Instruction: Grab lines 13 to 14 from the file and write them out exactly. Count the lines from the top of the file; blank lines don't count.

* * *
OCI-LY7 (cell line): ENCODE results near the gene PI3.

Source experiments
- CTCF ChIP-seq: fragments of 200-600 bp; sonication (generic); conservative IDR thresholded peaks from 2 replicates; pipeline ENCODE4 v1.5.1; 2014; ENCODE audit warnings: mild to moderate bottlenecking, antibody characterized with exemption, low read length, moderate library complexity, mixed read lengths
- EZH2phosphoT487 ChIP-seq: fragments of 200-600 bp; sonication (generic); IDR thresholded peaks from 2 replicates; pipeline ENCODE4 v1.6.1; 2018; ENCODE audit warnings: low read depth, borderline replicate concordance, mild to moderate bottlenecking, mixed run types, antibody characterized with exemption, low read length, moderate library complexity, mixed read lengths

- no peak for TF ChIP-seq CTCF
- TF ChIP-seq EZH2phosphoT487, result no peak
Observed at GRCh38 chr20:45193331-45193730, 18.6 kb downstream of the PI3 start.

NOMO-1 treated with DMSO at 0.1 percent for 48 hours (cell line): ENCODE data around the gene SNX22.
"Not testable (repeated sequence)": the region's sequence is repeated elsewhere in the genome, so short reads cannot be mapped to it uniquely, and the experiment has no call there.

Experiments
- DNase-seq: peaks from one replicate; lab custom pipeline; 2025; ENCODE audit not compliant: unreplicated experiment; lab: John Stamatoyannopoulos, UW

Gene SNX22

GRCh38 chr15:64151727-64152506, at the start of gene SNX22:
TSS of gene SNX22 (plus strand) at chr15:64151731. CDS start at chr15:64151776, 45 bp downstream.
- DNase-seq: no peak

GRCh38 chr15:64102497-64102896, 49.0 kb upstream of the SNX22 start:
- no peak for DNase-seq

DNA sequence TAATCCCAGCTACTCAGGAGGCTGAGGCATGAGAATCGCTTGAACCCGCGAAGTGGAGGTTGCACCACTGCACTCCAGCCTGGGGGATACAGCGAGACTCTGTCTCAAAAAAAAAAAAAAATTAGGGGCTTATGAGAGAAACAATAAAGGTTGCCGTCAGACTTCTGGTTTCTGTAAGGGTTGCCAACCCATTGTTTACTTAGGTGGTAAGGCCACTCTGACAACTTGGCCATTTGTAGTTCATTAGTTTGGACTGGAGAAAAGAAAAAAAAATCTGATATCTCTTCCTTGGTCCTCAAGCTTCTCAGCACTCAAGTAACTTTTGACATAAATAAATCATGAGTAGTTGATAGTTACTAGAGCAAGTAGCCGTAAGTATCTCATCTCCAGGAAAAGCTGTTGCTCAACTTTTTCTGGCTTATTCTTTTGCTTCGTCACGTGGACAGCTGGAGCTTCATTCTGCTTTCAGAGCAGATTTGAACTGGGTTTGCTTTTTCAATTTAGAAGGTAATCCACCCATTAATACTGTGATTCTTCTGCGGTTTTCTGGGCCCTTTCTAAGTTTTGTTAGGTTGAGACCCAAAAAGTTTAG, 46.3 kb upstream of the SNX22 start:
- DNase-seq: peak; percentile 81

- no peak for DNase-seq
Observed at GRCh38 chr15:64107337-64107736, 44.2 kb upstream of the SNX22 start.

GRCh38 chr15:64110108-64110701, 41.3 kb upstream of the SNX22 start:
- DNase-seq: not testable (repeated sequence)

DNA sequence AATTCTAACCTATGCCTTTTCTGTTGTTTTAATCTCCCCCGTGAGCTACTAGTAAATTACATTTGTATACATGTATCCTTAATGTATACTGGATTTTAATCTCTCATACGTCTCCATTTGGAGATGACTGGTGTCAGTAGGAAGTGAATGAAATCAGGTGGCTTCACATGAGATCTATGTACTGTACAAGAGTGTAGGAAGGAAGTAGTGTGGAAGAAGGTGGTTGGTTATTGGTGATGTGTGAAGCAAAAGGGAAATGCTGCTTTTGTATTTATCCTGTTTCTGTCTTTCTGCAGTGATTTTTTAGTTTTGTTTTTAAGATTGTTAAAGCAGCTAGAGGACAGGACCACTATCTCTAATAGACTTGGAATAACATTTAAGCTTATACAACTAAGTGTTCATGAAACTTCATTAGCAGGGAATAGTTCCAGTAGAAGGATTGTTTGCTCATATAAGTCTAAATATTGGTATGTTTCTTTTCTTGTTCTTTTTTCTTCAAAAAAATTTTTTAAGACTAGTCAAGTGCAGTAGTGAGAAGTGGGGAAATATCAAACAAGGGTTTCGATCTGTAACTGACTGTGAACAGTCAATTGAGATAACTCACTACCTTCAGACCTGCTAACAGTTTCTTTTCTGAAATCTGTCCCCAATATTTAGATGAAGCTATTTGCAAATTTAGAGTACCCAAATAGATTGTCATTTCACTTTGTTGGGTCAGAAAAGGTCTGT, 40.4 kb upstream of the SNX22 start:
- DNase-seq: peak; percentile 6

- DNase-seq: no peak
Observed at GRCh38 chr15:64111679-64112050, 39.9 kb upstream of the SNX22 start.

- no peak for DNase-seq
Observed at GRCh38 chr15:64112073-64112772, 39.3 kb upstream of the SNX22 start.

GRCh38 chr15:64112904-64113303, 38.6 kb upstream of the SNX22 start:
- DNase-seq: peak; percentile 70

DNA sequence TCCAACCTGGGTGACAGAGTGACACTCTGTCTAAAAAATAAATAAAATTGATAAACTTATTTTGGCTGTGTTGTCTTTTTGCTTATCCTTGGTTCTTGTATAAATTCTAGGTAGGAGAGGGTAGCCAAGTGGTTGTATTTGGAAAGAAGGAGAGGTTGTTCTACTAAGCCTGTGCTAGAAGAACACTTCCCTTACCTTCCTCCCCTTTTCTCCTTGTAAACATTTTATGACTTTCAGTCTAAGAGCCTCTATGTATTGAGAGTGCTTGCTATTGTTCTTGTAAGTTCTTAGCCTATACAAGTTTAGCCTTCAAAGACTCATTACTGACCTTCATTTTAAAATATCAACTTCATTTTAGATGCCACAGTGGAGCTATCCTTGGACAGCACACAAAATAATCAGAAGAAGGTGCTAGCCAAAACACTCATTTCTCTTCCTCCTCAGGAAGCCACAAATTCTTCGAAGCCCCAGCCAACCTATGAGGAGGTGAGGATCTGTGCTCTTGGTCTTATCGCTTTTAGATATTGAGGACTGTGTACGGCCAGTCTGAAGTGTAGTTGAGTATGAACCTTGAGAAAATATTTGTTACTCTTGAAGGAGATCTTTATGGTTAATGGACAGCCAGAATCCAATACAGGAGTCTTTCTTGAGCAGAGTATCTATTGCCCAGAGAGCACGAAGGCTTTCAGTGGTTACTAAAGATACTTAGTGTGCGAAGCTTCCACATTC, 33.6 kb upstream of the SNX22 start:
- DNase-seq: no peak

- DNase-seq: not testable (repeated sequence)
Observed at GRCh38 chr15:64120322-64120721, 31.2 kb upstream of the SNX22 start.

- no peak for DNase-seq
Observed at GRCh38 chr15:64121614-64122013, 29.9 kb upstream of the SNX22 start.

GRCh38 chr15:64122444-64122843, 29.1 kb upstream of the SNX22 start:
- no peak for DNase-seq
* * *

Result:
GRCh38 chr15:64151727-64152506, at the start of gene SNX22:
TSS of gene SNX22 (plus strand) at chr15:64151731. CDS start at chr15:64151776, 45 bp downstream.